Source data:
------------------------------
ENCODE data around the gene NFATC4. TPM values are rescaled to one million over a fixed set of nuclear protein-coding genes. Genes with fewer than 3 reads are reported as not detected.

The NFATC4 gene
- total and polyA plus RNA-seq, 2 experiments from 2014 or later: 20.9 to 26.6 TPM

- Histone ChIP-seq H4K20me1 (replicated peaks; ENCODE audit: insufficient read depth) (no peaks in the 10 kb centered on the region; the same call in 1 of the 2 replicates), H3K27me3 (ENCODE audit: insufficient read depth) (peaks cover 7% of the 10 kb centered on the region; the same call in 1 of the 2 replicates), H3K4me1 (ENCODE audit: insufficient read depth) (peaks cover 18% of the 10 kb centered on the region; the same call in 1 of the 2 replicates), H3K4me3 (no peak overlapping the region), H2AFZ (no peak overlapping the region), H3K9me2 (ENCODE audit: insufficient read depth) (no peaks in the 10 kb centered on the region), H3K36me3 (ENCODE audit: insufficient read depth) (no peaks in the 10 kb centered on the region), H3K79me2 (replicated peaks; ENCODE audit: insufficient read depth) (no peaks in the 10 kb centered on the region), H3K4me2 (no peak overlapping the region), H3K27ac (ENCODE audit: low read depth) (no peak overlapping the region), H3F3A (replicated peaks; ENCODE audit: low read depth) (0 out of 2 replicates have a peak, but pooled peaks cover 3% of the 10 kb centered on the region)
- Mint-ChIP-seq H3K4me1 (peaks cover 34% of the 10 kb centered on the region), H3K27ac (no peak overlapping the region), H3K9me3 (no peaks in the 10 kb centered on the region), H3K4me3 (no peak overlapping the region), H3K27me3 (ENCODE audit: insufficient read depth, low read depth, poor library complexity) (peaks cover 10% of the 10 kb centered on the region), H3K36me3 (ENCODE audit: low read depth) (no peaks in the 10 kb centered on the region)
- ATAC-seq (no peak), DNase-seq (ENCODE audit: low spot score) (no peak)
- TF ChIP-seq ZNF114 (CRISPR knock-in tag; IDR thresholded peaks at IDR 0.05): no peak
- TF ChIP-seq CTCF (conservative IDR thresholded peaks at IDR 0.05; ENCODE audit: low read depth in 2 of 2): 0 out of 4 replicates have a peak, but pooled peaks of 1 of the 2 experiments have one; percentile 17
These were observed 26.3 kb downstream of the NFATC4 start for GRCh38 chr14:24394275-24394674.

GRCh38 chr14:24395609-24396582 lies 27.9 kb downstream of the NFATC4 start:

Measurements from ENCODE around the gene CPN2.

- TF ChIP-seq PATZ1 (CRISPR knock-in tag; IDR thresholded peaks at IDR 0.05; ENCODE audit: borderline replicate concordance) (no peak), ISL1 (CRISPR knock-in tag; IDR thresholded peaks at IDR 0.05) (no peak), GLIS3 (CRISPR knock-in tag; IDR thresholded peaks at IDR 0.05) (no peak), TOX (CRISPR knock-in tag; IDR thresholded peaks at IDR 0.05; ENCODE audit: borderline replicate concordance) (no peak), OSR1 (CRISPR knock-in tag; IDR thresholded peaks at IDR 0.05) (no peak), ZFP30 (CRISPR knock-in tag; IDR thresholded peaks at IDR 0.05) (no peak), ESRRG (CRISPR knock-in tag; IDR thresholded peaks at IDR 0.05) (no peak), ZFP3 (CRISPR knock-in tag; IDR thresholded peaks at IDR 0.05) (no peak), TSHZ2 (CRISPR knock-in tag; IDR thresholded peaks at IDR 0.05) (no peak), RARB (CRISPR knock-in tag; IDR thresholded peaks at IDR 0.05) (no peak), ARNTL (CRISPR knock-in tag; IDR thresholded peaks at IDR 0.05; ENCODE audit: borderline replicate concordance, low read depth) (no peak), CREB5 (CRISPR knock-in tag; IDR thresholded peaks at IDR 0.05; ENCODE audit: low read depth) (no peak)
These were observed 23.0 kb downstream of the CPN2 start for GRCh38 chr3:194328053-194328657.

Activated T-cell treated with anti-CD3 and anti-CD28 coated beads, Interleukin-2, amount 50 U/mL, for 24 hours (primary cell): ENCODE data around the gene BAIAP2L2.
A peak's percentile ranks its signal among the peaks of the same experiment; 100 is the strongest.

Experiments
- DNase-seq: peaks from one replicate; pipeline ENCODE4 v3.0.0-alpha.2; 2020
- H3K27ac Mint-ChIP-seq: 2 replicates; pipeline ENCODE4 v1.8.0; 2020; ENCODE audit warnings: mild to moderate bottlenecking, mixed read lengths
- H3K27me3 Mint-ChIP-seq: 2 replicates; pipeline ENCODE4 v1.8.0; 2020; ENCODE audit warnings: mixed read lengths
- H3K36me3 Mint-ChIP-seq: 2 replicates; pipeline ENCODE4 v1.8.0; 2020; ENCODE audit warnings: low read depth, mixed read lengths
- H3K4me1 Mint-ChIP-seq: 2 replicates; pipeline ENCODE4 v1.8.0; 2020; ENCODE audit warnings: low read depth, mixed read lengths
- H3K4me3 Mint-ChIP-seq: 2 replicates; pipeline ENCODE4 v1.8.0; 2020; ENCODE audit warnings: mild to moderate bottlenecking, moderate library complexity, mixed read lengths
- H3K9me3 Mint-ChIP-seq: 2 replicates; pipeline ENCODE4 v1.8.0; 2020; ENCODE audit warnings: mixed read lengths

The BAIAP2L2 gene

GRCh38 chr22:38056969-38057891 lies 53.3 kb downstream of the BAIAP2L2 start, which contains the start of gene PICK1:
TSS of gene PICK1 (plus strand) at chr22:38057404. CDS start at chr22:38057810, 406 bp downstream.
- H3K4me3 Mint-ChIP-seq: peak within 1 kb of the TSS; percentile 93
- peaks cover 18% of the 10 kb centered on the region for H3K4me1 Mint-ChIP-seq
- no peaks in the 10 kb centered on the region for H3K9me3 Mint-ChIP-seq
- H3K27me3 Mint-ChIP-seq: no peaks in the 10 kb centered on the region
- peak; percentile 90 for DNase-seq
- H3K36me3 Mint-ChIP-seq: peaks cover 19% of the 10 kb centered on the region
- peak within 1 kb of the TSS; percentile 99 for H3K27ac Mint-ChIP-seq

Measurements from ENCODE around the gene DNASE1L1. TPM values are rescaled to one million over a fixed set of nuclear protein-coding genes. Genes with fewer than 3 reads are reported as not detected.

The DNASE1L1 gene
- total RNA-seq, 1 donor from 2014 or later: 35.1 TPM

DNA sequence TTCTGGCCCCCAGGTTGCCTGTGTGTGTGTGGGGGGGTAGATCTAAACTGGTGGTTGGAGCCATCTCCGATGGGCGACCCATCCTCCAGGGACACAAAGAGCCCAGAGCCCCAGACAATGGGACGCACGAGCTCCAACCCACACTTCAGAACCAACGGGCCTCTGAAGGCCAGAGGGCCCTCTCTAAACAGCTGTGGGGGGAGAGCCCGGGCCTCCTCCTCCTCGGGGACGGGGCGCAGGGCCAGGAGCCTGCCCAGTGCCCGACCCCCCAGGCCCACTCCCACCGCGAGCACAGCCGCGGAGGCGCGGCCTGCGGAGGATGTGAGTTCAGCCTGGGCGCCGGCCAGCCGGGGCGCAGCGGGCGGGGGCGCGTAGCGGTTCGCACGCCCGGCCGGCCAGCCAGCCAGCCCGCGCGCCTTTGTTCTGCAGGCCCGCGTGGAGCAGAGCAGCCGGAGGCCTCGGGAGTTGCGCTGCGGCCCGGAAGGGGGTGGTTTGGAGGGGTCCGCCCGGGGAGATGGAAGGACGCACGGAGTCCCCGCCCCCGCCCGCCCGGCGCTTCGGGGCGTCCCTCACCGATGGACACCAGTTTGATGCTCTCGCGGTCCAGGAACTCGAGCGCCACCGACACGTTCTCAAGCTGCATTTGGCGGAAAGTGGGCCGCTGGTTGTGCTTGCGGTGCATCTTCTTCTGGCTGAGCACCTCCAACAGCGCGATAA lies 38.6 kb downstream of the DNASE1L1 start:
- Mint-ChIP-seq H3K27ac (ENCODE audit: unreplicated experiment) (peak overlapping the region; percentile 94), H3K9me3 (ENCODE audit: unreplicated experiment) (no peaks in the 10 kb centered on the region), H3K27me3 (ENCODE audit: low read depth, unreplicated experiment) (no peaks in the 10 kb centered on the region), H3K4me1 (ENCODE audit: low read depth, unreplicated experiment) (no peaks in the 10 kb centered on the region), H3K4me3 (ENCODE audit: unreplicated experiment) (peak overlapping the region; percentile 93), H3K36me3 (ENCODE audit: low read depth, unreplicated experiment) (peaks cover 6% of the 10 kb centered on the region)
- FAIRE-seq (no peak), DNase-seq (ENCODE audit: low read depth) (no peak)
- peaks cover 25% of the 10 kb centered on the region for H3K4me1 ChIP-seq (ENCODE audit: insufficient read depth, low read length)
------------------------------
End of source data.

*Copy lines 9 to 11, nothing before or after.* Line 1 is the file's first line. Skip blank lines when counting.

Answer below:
These were observed 26.3 kb downstream of the NFATC4 start for GRCh38 chr14:24394275-24394674.

GRCh38 chr14:24395609-24396582 lies 27.9 kb downstream of the NFATC4 start:

Measurements from ENCODE around the gene CPN2.